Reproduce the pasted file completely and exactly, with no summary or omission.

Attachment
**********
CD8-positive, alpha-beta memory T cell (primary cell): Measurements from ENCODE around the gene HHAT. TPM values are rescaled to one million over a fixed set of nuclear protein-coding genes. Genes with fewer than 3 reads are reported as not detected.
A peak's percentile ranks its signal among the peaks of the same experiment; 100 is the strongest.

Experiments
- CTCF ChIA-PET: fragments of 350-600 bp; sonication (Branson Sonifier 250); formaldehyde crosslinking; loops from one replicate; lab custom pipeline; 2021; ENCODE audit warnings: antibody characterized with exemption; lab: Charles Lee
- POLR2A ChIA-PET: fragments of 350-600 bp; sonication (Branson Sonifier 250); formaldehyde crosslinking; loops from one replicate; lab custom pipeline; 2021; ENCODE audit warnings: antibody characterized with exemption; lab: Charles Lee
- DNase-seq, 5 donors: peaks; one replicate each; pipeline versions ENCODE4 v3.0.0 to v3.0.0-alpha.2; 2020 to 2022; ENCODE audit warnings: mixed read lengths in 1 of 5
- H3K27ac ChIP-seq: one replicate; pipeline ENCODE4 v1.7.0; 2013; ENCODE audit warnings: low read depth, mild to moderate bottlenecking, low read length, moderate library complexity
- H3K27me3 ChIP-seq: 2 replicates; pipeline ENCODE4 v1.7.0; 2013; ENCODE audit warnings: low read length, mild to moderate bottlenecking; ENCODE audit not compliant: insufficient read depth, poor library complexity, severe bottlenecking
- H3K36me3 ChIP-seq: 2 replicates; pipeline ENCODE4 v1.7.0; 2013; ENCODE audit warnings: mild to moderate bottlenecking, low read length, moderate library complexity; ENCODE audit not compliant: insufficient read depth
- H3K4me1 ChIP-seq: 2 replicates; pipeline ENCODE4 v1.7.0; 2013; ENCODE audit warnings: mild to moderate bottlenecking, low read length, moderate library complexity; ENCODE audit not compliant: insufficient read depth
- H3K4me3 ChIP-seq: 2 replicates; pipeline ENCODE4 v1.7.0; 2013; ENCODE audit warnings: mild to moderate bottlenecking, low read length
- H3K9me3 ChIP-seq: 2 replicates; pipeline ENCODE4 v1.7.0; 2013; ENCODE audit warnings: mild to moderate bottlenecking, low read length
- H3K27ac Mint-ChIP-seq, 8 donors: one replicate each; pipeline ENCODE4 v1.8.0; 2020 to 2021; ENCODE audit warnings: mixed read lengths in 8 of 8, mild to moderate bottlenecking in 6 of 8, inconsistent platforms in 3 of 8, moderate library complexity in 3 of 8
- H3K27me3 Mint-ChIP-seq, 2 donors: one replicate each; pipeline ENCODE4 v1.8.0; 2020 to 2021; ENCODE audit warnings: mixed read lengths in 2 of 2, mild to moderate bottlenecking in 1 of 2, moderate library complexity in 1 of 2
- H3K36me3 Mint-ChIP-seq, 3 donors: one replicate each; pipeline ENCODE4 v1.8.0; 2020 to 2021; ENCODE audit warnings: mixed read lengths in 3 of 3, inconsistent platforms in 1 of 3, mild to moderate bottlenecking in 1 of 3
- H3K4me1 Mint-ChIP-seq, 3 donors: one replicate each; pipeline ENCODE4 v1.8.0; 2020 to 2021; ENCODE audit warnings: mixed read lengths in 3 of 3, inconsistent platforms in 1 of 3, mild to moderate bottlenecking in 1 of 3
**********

CD8-positive, alpha-beta memory T cell (primary cell): Measurements from ENCODE around the gene HHAT. TPM values are rescaled to one million over a fixed set of nuclear protein-coding genes. Genes with fewer than 3 reads are reported as not detected.
A peak's percentile ranks its signal among the peaks of the same experiment; 100 is the strongest.

Experiments
- CTCF ChIA-PET: fragments of 350-600 bp; sonication (Branson Sonifier 250); formaldehyde crosslinking; loops from one replicate; lab custom pipeline; 2021; ENCODE audit warnings: antibody characterized with exemption; lab: Charles Lee
- POLR2A ChIA-PET: fragments of 350-600 bp; sonication (Branson Sonifier 250); formaldehyde crosslinking; loops from one replicate; lab custom pipeline; 2021; ENCODE audit warnings: antibody characterized with exemption; lab: Charles Lee
- DNase-seq, 5 donors: peaks; one replicate each; pipeline versions ENCODE4 v3.0.0 to v3.0.0-alpha.2; 2020 to 2022; ENCODE audit warnings: mixed read lengths in 1 of 5
- H3K27ac ChIP-seq: one replicate; pipeline ENCODE4 v1.7.0; 2013; ENCODE audit warnings: low read depth, mild to moderate bottlenecking, low read length, moderate library complexity
- H3K27me3 ChIP-seq: 2 replicates; pipeline ENCODE4 v1.7.0; 2013; ENCODE audit warnings: low read length, mild to moderate bottlenecking; ENCODE audit not compliant: insufficient read depth, poor library complexity, severe bottlenecking
- H3K36me3 ChIP-seq: 2 replicates; pipeline ENCODE4 v1.7.0; 2013; ENCODE audit warnings: mild to moderate bottlenecking, low read length, moderate library complexity; ENCODE audit not compliant: insufficient read depth
- H3K4me1 ChIP-seq: 2 replicates; pipeline ENCODE4 v1.7.0; 2013; ENCODE audit warnings: mild to moderate bottlenecking, low read length, moderate library complexity; ENCODE audit not compliant: insufficient read depth
- H3K4me3 ChIP-seq: 2 replicates; pipeline ENCODE4 v1.7.0; 2013; ENCODE audit warnings: mild to moderate bottlenecking, low read length
- H3K9me3 ChIP-seq: 2 replicates; pipeline ENCODE4 v1.7.0; 2013; ENCODE audit warnings: mild to moderate bottlenecking, low read length
- H3K27ac Mint-ChIP-seq, 8 donors: one replicate each; pipeline ENCODE4 v1.8.0; 2020 to 2021; ENCODE audit warnings: mixed read lengths in 8 of 8, mild to moderate bottlenecking in 6 of 8, inconsistent platforms in 3 of 8, moderate library complexity in 3 of 8
- H3K27me3 Mint-ChIP-seq, 2 donors: one replicate each; pipeline ENCODE4 v1.8.0; 2020 to 2021; ENCODE audit warnings: mixed read lengths in 2 of 2, mild to moderate bottlenecking in 1 of 2, moderate library complexity in 1 of 2
- H3K36me3 Mint-ChIP-seq, 3 donors: one replicate each; pipeline ENCODE4 v1.8.0; 2020 to 2021; ENCODE audit warnings: mixed read lengths in 3 of 3, inconsistent platforms in 1 of 3, mild to moderate bottlenecking in 1 of 3
- H3K4me1 Mint-ChIP-seq, 3 donors: one replicate each; pipeline ENCODE4 v1.8.0; 2020 to 2021; ENCODE audit warnings: mixed read lengths in 3 of 3, inconsistent platforms in 1 of 3, mild to moderate bottlenecking in 1 of 3